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By Shaina Mishkin
December 19, 2019
Experian

America’s average credit score is 682 — but a lot can depend on where you live.

On a state-by-state level, the average score runs the gamut from 715 in Minnesota to 652 in Mississippi, according to Experian. The credit reporting company, one of the three national credit bureaus along with Equifax and TransUnion, released their State of Credit Report Thursday.

Borrowers in Minnesota, the state that has historically ranked among the best in the Experian report, typically pay their bills early and often, says Rod Griffin, Experian’s director of consumer education. “If you’re from Minnesota, you tend to make your payments on time, all the time, and you keep your balances on your credit cards lower, on average,” he says.

In the south, on the other hand, “it’s really, really difficult to pinpoint any one thing, or even group of things, that may be causing those score trends,” Griffin says. Lower pay, a less-stable job market and lower education levels, as well as use of and access to banks, are some factors that may contribute to the region’s lower scores, he explains.

That said, while scores vary from place to place, no one state fared particularly poorly. Every single state’s average score would either be classified as good, meaning likely to be approved for credit at competitive rates, or as fair, meaning they would likely be approved, but not necessarily at the the most attractive rates, according to a breakdown of VantageScore ratings on Experian.com. And, on a year-over-year level, the entire country’s credit score has actually increased by two points, the report says.

“We’ve seen a gradual increase over the last decade, typically two or three points a year,” Griffin says, “and that’s a trend that’s been sustainable and positive.”

How does your score compare to your state’s average? See how you stack up in the map above — and if you don’t know, you can request your free annual credit report from the national credit bureaus.

“Ignorance is bliss, but it’s very dangerous,” Griffin says, recommending borrowers obtain their free score every year. “It’s important because you’ll know exactly what’s being reported, you can dispute any information you believe is inaccurate, and it can help you identify if you’re a victim of fraud or identity theft.”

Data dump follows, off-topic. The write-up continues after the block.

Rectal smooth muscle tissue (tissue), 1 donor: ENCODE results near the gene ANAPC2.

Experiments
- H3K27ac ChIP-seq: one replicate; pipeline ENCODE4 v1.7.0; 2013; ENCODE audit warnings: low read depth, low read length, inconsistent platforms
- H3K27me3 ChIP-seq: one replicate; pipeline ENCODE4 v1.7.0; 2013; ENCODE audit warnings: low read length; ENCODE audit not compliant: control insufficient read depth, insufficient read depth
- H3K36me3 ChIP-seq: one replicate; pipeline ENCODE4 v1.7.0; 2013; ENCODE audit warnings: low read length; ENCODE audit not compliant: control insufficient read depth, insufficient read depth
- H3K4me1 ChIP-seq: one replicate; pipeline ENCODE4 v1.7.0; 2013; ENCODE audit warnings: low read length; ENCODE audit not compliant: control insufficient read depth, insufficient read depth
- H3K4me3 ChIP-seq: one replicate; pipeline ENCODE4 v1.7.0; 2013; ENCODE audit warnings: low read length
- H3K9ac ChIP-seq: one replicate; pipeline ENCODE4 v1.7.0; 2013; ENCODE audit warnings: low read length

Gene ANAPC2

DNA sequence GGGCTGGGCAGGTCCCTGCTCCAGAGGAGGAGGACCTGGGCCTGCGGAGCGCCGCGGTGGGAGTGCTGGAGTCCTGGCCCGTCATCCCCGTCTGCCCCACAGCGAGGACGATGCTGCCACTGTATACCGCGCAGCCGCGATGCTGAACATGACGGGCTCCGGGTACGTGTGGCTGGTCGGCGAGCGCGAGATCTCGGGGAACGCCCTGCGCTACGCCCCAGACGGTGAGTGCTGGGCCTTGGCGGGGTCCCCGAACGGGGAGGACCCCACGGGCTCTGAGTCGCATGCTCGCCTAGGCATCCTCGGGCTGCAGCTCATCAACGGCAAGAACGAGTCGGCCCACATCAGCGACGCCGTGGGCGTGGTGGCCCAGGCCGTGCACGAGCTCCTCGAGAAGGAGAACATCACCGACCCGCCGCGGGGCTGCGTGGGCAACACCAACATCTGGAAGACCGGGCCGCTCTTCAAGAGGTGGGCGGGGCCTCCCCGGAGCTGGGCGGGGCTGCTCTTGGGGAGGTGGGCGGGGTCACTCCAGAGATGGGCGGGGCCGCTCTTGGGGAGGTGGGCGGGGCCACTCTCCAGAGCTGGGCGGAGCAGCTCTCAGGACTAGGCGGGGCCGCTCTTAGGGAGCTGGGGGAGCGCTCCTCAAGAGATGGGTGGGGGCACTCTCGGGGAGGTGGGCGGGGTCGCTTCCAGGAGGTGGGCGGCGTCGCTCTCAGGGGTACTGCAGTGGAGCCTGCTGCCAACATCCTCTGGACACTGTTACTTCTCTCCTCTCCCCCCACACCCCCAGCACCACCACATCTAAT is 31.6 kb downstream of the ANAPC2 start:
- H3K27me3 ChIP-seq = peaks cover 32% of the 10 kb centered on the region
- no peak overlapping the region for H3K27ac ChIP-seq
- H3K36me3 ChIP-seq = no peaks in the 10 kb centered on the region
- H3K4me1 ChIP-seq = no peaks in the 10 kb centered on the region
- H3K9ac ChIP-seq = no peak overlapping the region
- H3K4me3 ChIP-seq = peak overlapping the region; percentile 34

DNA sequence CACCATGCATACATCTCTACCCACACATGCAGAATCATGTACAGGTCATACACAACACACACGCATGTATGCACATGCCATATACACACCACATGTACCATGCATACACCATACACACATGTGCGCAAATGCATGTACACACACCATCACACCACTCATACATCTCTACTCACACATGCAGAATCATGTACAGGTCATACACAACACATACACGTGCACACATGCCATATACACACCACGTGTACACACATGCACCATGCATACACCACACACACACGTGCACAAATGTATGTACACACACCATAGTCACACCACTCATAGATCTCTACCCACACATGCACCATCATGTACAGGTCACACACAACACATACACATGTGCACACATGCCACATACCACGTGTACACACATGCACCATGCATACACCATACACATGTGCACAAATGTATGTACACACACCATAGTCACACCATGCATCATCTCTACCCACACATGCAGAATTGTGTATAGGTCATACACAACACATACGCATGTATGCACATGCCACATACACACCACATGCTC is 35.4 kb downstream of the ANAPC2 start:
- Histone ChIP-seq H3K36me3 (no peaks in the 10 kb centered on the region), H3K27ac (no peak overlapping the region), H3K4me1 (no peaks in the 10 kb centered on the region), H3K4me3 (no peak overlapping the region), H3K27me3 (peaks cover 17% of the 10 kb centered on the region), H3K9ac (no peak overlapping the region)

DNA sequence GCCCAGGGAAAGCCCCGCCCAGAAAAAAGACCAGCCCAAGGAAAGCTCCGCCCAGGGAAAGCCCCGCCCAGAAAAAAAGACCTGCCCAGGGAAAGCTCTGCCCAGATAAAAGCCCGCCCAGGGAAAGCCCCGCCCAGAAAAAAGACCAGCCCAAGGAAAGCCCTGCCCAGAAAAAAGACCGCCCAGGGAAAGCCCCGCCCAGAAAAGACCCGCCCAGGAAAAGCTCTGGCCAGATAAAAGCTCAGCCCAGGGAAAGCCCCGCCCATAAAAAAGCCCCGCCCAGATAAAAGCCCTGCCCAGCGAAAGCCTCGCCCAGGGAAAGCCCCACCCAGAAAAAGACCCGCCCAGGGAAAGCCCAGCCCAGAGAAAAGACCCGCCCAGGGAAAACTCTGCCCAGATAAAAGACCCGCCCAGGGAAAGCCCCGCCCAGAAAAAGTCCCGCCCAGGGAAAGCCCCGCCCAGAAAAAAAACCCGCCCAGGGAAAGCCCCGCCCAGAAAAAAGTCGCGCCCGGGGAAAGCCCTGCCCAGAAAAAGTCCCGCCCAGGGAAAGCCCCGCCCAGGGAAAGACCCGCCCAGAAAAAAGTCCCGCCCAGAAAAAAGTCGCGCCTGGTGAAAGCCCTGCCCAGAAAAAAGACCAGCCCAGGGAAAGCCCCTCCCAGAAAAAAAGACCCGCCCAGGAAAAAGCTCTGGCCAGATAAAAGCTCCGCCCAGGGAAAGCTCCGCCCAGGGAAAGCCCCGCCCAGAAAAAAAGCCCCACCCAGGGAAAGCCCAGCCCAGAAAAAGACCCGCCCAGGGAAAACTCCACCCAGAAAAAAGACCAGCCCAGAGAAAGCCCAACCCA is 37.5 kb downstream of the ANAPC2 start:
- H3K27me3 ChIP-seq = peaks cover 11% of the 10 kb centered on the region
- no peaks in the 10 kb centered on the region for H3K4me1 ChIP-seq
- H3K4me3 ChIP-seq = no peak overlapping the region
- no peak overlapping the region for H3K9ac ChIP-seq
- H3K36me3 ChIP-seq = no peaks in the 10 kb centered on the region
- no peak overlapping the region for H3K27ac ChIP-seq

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Advertiser Disclosure

The purpose of this disclosure is to explain how we make money without charging you for our content.

Our mission is to help people at any stage of life make smart financial decisions through research, reporting, reviews, recommendations, and tools.

Earning your trust is essential to our success, and we believe transparency is critical to creating that trust. To that end, you should know that many or all of the companies featured here are partners who advertise with us.

Our content is free because our partners pay us a referral fee if you click on links or call any of the phone numbers on our site. If you choose to interact with the content on our site, we will likely receive compensation. If you don't, we will not be compensated. Ultimately the choice is yours.

Opinions are our own and our editors and staff writers are instructed to maintain editorial integrity, but compensation along with in-depth research will determine where, how, and in what order they appear on the page.

To find out more about our editorial process and how we make money, click here.

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